Consequentially, all other functions have multiple slopes. Take the quadratic polynomial, $y = x^2$, for instance. We cannot say it has a slope since the slope constantly changes. It continues to curve. However, every single point on the curve has a definitive slope. Take a look at the image to the right. A line touches a single point on the curve, but it doesn't go through it. It simply touches the point. And it keeps going.

The slope of the line represents the slope of the curve at that particular point. This special line is called a tangent line. Every point has a slope. The job of the derivative is to tell us specifically the slope of every point on the curve5. Therefore, there is a very large graphical connection between the function and its derivative.

When the slope of the function is positive, the derivative is above the x-axis. When the slope is negative, the derivative is under the x-axis. When the slope is zero, this means that the point is either the top of a hill or bottom of a valley, the derivative is crossing the x-axis. This is helpful in finding the extrema of a rational function (discussed later).

How do you find the derivative of a function? There is a complex calculus formula that defines the derivative of a function, but our concern is simply graphing a rational function. So, we will take the shortcut way. First, the function should be in standard form. Then, you must alter the function into the following format.

(33)
\begin{align} {p(x) \over q(x)} \rightarrow {q(x) \times p'(x) - p(x) \times q'(x) \over q^2(x)} \end{align}

This formula may look very complicated at first glance, and to simplify it will require some advanced algebraic skill. First off, it is best to explain the notation used. When an apostrophe appears after the function name, as in p'(x), that means we are taking the derivative of p(x). Secondly, q2(x) simply means to square the denominator, or multiply it by itself. So if the denominator were q(x)=x+1, then q2(x)=(x+1)2. Note that we haven't taken the derivative yet; we have only changed the form of the equation to prepare it for a correct derivation.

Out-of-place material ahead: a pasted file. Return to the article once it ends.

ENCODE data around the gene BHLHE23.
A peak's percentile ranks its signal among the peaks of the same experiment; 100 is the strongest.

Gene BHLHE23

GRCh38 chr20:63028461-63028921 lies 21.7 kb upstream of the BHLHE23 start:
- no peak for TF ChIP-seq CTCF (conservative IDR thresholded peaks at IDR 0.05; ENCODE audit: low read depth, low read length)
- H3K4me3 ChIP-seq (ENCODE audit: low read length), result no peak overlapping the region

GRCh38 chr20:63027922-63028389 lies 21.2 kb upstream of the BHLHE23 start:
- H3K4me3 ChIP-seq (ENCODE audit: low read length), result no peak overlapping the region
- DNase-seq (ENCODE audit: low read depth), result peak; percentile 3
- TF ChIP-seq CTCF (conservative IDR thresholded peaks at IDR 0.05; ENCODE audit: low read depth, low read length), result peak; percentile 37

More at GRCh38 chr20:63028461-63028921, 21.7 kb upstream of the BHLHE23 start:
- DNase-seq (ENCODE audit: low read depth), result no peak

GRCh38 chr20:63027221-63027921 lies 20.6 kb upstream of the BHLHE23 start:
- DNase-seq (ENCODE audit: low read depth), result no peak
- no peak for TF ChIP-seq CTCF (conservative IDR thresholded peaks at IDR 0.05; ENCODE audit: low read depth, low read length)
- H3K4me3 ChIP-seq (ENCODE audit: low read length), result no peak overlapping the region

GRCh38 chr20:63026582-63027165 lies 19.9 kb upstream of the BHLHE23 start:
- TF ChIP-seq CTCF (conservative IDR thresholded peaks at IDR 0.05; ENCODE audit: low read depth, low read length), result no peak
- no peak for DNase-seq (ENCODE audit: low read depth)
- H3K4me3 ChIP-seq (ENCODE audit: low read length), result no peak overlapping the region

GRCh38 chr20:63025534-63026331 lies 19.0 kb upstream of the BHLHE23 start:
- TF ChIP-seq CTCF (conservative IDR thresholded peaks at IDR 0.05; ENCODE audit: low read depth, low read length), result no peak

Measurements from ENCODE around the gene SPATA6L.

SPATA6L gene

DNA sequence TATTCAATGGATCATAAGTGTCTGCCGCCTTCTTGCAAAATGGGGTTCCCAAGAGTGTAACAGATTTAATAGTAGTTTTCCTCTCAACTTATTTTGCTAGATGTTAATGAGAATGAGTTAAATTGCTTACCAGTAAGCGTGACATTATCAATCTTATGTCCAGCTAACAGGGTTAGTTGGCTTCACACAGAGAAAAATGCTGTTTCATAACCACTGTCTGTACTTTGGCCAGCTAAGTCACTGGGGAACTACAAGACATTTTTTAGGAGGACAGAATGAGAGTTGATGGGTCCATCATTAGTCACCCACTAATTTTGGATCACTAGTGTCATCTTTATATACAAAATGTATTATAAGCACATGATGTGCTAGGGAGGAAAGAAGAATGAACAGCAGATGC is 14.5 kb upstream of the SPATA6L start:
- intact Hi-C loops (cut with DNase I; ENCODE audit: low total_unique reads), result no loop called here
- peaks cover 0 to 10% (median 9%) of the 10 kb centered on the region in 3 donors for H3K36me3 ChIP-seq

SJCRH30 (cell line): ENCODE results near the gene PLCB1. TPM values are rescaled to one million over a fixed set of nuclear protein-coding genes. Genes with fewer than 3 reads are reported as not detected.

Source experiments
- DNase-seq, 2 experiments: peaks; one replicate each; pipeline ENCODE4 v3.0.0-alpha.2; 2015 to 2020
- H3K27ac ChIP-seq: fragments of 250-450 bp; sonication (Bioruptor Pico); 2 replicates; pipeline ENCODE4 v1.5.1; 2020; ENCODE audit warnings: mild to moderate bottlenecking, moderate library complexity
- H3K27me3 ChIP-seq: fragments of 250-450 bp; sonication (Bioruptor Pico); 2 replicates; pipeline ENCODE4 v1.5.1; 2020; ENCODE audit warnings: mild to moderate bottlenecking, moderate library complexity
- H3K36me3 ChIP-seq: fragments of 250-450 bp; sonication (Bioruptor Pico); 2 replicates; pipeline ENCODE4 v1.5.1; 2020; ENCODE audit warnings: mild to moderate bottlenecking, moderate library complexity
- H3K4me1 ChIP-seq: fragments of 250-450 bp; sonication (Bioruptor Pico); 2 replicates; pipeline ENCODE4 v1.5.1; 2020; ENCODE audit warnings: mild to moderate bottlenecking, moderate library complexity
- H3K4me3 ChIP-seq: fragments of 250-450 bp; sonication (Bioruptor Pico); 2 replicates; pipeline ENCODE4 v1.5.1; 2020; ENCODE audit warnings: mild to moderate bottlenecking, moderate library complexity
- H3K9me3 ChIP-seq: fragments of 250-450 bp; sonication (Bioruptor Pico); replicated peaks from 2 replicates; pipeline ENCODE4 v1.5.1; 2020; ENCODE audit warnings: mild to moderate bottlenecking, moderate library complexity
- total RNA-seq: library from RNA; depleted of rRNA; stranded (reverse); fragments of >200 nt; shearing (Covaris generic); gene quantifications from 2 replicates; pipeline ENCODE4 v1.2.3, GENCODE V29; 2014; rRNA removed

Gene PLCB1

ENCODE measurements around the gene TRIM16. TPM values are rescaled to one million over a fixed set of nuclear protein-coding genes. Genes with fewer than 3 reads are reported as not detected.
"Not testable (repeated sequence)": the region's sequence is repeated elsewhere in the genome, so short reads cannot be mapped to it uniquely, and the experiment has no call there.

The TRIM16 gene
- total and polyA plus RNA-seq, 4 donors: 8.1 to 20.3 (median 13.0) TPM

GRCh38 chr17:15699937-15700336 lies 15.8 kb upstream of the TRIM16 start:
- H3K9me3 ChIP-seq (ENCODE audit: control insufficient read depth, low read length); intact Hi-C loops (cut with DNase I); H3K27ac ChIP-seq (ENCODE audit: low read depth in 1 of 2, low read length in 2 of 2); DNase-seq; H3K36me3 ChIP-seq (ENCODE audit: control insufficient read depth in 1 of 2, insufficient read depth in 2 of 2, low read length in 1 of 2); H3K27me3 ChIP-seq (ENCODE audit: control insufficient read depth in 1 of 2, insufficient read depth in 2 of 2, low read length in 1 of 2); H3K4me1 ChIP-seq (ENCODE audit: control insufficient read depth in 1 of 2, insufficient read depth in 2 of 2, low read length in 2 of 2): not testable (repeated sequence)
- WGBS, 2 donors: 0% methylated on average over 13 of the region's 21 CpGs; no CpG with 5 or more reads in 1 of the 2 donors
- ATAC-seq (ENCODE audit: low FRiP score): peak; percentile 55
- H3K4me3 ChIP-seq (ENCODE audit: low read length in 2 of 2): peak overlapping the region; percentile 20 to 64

After arranging the information, now you must actually take the derivative of p(x) and q(x). If these parts are in the standard polynomial form, then you can apply the power rule. Simply, apply the below formula to each term of the two polynomials.

(34)
\begin{align} ax^n \rightarrow anx^{n-1} \end{align}

Once you have done this, you may move on to the next step; you don't even have to simplify, though it would be a good idea to at least simplify the numerator.

Let's go through an example. We want to take the derivative of the below function:

(35)
\begin{align} f(x) = {x^2+3x-2 \over 2x-1} \end{align}

First, put the polynomial into the new format6:

(36)
\begin{align} f'(x) = {(2x-1)\frac{d}{dx}(x^2+3x-2) - (x^2+3x-2)\frac{d}{dx}(2x-1) \over (2x-1)^2} \end{align}

Next, apply the Power Rule to the two things of which you are taking the derivative of, notably the quantities directly after the d/dx:

(37)
\begin{align} f'(x) = {(2x-1)((2)x^{2-1}+3(1)x^{1-1})-(x^2+3x-2)(2(1)x^{1-1}) \over (2x-1)^2} \\ f'(x) = {(2x-1)(2x+3)-(x^2+3x-2)(2) \over (2x-1)^2} \\ \end{align}

Then, you may simplify the numerator. The denominator will not need simplification.

(38)
\begin{align} f'(x) = {(4x^2+4x-3)-(2x^2+6x-4) \over (2x-1)^2} \\ f'(x) = {2x^2-2x+1 \over (2x-1)^2} \\ \end{align}

This is a long process, it may seem, but it is necessary for the next step. The derivative function will help you identify the extrema for the original rational function.

Extrema